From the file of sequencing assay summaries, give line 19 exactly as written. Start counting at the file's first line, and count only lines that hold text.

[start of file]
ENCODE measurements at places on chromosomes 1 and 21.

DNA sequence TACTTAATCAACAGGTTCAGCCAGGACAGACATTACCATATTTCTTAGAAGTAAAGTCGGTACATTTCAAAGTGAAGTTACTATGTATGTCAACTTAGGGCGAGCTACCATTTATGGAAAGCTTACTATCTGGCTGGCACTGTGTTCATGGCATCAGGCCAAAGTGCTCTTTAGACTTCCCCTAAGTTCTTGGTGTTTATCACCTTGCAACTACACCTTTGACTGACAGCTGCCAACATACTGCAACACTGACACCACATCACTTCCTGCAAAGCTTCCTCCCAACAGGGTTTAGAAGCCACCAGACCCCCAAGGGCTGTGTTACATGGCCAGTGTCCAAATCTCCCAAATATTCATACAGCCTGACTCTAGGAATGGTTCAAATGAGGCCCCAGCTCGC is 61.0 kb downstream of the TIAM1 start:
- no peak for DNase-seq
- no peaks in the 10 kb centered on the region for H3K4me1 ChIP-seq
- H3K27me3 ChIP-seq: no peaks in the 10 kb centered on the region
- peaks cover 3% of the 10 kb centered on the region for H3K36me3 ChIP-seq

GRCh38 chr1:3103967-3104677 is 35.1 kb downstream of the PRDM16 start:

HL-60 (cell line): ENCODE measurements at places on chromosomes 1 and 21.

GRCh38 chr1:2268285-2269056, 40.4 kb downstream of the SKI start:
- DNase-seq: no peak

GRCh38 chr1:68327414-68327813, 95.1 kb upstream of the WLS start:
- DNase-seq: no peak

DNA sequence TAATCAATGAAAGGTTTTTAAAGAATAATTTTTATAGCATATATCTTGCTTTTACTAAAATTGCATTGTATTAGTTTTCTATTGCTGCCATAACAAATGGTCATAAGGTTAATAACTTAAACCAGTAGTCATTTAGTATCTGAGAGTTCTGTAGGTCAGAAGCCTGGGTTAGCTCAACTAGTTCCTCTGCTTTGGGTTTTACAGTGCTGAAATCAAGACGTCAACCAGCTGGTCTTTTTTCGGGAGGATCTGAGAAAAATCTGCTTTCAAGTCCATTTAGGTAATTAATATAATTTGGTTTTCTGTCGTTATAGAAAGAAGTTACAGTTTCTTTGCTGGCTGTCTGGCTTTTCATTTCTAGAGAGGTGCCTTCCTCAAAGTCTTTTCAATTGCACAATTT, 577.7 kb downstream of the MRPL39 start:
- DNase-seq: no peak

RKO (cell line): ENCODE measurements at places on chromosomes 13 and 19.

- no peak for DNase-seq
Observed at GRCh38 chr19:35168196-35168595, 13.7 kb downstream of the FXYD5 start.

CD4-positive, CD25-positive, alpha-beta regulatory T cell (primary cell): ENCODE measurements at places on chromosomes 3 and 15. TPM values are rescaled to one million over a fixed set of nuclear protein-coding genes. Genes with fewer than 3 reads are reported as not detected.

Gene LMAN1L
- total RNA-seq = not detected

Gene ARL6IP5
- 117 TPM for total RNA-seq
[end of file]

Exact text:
Gene LMAN1L